Uncategorized Why do scientists think that most dinosaurs were probably...

Why do scientists think that most dinosaurs were probably feathered


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We all know by now that most dinosaurs were probably feathered, right? I mean, since the discovery of feathered theropod dinosaur fossils in the mid-1990s, that become pretty common knowledge.

This year, in 2019, scientists have linked together many fossil and genetic discoveries to address a long-standing question in the paleontological community.

When did feathers evolve? The conclusions could upend everything we thought we knew, not only about the evolution of feathers…but about the whole dinosaur evolutionary timeline, too.

The long-held belief has been that feathers evolved around the same time as birds, giving them an advantage in a dinosaur-driven world and that dinosaurs developed feathers around the same time that birds were branching off.

But recent discoveries indicate that we may need to start thinking about this totally differently. In the early 2010’s, a fossil discovered in Russia showed remarkably well-preserved skin covered in both scales and feather-like structures.

And recently, pterosaur fossils have been found to display feathery structures too. And pterosaurs are the flying reptilian cousins of dinosaurs. And both of these organisms are quite a ways back from birds on the evolutionary tree.

We think birds probably gradually evolved in the Jurassic period, about 165-150 million years ago. But these discoveries potentially push back the origin of feathers to 175 million years ago, tens of millions of years before Archaeopteryx, which is widely regarded as the first ‘bird’!

It’s worth noting here that the ‘pterosaurs had feathers’ idea is a little controversial—some paleontologists take issue with calling these structures feathers at all. But many experts look at these structures, whatever they may be called, as expressions of feather-producing genes. And that’s the important part.

See, this fossil evidence pieced together over several years, confirms genetic work.

The development of feathers in an organism is controlled by the same genetic regulatory pathways that give rise to different surface structures in other animals, like denticles in sharkskin, scales in bony fish, hair in mammals—and even teeth!.

Molecular genetics analysis has revealed evidence of these genomic regulations way back in the evolutionary tree, in the Archosauria group. Archosauria were the “ruling reptiles” of the late Permian period, and this means that the genetic basis for feathers may have existed long before the dinosaurs and well before birds, which are the Aves group.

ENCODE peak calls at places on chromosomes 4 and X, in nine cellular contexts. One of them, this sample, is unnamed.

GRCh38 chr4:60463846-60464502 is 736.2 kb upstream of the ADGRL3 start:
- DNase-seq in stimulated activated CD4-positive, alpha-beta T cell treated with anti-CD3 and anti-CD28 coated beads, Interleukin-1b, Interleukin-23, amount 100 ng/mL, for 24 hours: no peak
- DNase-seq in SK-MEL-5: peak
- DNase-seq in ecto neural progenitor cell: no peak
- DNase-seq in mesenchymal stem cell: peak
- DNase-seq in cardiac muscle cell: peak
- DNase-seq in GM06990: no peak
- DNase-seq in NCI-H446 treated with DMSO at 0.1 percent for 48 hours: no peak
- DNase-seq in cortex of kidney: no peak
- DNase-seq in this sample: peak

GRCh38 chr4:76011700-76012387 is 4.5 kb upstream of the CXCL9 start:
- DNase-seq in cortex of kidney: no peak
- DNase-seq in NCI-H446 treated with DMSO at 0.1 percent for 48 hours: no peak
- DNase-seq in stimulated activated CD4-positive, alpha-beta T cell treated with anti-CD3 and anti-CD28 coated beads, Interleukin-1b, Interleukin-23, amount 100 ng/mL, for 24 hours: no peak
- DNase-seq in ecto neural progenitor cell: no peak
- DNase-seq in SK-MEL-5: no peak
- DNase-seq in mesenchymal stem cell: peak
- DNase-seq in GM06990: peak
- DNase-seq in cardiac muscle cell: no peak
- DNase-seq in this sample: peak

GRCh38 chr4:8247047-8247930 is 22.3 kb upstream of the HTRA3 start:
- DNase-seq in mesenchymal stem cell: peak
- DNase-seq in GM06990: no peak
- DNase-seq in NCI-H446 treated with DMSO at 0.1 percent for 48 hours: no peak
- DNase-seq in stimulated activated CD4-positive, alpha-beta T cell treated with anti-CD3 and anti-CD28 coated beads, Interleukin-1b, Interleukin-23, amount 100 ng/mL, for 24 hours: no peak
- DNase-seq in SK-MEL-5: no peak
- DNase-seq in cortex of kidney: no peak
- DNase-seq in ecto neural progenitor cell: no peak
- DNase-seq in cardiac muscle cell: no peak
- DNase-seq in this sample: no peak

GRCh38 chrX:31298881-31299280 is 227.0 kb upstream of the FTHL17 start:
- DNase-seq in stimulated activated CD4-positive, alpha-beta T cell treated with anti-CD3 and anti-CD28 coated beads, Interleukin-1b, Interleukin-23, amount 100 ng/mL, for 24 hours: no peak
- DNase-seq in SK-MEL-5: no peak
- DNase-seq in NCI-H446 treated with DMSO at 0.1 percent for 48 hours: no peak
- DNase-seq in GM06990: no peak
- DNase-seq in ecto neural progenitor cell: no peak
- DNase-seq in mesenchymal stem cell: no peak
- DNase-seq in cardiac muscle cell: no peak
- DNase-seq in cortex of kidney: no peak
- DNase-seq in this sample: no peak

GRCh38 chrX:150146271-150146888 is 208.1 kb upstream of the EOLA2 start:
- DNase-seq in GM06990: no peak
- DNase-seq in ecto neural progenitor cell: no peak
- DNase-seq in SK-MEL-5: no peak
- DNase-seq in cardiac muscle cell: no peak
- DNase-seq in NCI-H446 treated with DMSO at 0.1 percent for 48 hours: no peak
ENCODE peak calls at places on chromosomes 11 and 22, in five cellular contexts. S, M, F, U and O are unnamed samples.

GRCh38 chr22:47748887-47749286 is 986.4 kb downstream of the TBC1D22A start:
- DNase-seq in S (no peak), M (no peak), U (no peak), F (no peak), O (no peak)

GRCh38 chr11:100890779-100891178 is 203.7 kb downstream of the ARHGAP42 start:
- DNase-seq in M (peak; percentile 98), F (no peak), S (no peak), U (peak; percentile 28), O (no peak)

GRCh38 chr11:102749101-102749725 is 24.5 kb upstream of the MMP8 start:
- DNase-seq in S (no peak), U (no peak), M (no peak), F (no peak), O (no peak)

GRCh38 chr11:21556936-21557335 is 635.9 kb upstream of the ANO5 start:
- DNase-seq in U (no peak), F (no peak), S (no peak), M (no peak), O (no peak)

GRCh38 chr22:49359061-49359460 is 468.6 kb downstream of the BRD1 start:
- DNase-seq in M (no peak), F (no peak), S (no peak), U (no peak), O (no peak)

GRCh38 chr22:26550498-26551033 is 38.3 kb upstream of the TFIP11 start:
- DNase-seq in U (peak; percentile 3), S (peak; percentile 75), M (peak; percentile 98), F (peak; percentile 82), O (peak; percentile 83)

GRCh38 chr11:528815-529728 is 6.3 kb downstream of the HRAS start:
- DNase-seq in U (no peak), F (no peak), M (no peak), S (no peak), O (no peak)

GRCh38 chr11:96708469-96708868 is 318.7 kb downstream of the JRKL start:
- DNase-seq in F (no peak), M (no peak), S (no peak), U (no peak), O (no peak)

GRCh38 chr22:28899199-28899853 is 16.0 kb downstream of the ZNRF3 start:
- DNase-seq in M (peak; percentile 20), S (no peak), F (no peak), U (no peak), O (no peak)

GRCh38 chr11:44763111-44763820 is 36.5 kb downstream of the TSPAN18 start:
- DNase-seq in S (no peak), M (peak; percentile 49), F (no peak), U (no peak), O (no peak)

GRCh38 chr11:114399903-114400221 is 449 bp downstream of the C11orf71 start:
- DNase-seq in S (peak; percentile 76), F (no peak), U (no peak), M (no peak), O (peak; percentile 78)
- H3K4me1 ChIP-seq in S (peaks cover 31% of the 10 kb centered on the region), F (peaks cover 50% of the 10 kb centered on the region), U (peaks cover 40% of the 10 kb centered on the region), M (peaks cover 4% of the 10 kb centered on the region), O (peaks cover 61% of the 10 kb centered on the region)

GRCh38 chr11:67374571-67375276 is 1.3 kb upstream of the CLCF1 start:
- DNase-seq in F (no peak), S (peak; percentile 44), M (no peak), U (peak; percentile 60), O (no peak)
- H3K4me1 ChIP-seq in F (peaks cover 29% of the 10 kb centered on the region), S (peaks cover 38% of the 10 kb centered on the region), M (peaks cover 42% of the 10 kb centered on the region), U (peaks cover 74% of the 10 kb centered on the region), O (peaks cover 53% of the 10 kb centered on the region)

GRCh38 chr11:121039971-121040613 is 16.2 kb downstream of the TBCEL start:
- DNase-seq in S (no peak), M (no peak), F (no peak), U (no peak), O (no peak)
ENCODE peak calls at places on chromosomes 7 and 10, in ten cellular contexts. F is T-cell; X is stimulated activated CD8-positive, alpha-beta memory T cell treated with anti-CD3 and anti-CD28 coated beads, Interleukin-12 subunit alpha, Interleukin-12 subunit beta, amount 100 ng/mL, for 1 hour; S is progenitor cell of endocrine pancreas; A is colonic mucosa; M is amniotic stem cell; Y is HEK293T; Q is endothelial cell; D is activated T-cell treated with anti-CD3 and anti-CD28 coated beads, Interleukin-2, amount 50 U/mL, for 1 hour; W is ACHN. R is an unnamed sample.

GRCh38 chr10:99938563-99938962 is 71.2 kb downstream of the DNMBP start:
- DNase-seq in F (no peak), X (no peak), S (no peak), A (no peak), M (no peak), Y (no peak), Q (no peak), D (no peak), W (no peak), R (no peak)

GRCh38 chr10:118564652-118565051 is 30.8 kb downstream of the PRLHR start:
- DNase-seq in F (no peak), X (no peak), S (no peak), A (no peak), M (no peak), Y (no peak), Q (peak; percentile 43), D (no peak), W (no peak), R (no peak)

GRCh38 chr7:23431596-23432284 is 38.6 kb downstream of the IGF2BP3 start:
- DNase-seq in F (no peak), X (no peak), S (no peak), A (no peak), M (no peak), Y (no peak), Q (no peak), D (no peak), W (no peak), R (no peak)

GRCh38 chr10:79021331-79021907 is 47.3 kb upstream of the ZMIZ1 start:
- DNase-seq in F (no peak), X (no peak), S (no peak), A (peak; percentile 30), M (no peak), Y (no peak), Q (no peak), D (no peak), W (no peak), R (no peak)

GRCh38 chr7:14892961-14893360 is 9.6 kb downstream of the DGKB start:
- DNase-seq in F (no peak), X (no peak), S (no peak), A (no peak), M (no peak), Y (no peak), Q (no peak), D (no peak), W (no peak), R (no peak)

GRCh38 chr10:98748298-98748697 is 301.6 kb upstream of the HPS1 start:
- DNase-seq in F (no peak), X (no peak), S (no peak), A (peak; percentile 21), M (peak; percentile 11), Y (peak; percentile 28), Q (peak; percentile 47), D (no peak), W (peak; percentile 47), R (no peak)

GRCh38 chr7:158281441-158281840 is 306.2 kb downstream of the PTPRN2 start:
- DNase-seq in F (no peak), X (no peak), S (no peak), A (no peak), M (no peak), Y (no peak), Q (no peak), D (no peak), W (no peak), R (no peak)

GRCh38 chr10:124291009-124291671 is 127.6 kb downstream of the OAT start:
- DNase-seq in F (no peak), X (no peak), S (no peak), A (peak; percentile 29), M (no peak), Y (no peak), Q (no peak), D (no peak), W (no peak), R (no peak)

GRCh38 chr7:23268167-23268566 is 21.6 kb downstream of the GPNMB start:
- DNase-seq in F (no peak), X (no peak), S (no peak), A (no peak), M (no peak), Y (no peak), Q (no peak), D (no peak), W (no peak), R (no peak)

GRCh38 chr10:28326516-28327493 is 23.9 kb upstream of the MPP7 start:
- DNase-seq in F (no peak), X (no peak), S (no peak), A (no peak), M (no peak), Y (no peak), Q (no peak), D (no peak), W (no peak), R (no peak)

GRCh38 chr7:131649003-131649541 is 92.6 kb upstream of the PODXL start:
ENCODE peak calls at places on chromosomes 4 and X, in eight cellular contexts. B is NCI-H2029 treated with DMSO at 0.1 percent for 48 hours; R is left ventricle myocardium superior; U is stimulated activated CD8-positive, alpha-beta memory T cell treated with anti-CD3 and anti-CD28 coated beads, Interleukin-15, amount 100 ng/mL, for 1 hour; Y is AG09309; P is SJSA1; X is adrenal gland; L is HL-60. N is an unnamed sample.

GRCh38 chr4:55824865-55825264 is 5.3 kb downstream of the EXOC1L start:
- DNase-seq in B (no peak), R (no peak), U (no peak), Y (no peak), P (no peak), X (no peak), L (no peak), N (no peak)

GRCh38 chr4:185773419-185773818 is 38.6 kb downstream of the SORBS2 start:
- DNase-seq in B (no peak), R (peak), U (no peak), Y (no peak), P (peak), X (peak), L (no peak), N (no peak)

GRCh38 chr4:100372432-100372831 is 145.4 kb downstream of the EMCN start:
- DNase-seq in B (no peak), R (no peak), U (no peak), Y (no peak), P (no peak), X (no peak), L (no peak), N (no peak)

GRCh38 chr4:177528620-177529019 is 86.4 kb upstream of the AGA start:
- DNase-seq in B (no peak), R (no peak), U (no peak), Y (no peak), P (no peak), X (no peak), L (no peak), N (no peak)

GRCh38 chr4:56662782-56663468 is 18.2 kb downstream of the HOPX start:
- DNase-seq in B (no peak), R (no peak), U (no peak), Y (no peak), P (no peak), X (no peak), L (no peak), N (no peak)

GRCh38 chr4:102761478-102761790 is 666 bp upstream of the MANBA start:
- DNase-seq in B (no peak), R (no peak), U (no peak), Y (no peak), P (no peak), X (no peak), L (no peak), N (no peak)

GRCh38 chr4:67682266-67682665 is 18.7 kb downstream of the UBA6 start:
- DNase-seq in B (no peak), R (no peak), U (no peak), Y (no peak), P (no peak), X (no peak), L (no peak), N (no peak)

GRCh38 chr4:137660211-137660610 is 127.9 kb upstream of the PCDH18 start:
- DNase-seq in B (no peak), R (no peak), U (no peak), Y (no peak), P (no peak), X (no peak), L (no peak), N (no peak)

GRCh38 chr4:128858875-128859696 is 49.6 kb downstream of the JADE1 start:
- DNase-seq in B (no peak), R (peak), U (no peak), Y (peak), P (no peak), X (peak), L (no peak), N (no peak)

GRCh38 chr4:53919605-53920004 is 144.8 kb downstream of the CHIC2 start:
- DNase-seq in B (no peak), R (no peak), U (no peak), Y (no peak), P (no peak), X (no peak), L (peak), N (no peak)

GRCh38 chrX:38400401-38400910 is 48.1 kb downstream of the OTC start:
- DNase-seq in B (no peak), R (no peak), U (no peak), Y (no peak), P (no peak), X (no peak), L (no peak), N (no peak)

All of this put together makes for pretty compelling evidence that feathers are much more ancient than we thought.

But why? Why did feathers evolve way back before birds started using them for flight? There’s a couple of possibilities, but one idea is that at the end of the Permian period, when those reptile dinosaur ancestors ruled the land, there was a huge extinction event: the end-Permian mass extinction, to be exact.

And as organisms slowly started to recover and repopulate the land, they were different. They walked upright on two legs, instead of lumbering about on four. They had faster metabolisms and some may have even been endo-thermic, or warm-blooded.

So to compete with our ancient mammalian ancestors (who were probably already evolving hair to stay warm and hardy) dinosaurs, pterosaurs, and more started using those feather-building genes to express feather-like structures, most likely for pure insulation.

Overall, this changes most of our ideas about how birds may have evolved, and what role feathers played in their divergence from dinosaurs. This amalgamated work leaves us with a bunch of other questions, too! Were feathers present in crocodilian ancestors? What were the other purposes of feathers in birds as birds diverged from the tree?

These radically shifting evolutionary timelines don’t just change our popular conceptions of what dinosaurs may have looked like. Heck, the movies have bigger things to worry about. But, emerging techniques and the melding of fossil and genetic research keep bringing us closer to a more complete picture of the evolution of life on Earth, and how the organisms we recognize today came to be and are related to each other.




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